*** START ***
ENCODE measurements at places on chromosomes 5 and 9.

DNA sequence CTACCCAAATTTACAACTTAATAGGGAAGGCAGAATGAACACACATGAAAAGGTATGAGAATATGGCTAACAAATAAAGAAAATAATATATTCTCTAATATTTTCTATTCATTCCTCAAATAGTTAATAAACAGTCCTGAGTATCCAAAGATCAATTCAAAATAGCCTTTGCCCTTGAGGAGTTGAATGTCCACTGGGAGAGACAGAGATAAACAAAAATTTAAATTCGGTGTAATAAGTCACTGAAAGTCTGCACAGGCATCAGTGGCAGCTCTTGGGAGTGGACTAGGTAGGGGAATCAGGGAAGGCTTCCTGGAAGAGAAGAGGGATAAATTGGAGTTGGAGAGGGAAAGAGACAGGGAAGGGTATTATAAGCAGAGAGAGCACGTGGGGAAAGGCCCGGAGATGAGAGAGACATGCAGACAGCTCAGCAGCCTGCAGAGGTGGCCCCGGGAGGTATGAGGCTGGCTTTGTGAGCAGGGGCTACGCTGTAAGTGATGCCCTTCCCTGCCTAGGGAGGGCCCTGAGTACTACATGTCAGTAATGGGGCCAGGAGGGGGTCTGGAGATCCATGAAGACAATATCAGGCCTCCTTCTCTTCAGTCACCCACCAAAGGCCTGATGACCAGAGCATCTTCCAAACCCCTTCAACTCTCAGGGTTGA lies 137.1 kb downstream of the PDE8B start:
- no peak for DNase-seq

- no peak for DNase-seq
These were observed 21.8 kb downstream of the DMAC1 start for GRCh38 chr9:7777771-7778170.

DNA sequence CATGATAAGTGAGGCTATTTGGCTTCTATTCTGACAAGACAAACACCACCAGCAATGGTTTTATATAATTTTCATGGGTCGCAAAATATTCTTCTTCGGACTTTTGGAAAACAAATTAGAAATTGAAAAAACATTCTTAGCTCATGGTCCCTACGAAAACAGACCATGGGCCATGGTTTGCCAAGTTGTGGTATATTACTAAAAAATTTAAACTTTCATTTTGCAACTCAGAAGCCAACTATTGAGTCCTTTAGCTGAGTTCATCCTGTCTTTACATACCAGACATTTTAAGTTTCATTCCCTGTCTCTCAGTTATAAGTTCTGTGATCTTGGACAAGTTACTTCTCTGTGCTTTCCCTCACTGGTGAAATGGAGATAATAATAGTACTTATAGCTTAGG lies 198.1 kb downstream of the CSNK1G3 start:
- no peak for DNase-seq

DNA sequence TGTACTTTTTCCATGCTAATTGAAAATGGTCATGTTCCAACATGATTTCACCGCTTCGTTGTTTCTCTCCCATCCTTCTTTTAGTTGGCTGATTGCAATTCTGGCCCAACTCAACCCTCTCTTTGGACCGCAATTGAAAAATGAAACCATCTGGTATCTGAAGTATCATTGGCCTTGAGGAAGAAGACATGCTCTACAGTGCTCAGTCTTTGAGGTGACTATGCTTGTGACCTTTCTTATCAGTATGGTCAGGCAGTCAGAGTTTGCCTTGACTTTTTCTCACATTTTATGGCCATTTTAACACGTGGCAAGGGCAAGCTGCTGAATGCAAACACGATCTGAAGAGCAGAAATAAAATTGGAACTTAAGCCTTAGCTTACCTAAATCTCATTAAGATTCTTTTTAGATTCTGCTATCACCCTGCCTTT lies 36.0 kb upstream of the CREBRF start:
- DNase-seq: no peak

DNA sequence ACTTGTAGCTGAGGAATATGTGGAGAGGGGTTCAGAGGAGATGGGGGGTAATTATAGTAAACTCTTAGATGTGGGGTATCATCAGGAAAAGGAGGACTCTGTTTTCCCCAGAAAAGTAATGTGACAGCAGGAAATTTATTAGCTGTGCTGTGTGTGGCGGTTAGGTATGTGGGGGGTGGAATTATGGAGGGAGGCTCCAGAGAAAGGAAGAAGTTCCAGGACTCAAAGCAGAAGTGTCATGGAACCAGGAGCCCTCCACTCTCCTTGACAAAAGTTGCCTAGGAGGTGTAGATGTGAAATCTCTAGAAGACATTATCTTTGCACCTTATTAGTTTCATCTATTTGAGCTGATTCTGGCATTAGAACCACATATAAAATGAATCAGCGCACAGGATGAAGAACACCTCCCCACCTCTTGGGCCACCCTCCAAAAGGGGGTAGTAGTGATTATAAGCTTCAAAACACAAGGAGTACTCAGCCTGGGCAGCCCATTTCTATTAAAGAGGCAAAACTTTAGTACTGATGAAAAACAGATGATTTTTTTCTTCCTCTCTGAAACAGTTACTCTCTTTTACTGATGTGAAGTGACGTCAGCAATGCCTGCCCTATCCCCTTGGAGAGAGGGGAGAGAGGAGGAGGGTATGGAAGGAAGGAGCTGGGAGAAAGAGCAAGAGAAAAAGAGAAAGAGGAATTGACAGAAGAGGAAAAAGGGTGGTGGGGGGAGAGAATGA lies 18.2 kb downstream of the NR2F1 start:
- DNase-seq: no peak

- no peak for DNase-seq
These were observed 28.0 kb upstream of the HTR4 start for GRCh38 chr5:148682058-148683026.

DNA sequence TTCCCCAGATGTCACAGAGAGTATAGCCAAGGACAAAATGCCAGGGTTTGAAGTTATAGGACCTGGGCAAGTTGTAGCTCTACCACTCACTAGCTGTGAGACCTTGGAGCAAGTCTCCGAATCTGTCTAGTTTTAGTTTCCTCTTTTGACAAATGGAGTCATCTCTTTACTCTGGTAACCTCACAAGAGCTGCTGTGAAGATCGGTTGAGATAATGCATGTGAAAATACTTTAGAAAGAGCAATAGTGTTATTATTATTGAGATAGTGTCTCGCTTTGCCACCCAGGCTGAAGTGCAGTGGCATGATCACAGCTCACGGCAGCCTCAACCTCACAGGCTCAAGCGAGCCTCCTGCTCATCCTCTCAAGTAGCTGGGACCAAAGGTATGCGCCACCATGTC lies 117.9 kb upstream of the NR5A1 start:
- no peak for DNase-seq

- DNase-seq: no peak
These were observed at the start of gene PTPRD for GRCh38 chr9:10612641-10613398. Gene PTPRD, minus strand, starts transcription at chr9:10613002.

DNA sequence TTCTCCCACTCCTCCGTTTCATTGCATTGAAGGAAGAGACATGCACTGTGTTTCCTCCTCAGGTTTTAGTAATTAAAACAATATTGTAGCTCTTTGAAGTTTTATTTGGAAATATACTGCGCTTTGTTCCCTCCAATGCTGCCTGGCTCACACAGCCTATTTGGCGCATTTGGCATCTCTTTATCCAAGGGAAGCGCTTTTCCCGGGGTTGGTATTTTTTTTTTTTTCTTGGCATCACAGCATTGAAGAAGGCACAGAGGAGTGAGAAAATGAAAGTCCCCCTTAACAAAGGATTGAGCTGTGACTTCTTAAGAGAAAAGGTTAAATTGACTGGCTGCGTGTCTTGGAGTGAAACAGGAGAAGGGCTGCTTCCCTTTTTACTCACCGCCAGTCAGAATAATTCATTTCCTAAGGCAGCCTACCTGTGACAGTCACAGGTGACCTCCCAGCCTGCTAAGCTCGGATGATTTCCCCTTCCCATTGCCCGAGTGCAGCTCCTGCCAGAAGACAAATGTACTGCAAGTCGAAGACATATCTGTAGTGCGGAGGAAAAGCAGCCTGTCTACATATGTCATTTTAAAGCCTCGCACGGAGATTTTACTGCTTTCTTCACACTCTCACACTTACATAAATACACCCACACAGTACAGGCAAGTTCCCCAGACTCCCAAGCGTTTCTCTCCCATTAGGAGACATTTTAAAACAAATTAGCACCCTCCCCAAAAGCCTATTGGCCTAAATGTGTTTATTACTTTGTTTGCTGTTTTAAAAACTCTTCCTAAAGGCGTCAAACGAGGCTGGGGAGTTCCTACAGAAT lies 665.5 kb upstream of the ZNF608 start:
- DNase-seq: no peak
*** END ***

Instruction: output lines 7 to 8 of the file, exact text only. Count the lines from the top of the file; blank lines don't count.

- no peak for DNase-seq

DNA sequence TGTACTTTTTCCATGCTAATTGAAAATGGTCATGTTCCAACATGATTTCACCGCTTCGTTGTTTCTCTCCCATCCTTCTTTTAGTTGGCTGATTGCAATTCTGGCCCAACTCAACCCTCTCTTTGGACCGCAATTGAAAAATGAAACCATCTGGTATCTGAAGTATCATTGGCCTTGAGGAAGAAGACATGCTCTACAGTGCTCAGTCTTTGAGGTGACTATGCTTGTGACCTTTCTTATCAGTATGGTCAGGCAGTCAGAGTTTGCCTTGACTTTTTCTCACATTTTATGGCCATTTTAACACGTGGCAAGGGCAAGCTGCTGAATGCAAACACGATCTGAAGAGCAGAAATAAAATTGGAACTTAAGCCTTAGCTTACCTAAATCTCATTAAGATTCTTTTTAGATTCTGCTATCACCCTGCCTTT lies 36.0 kb upstream of the CREBRF start: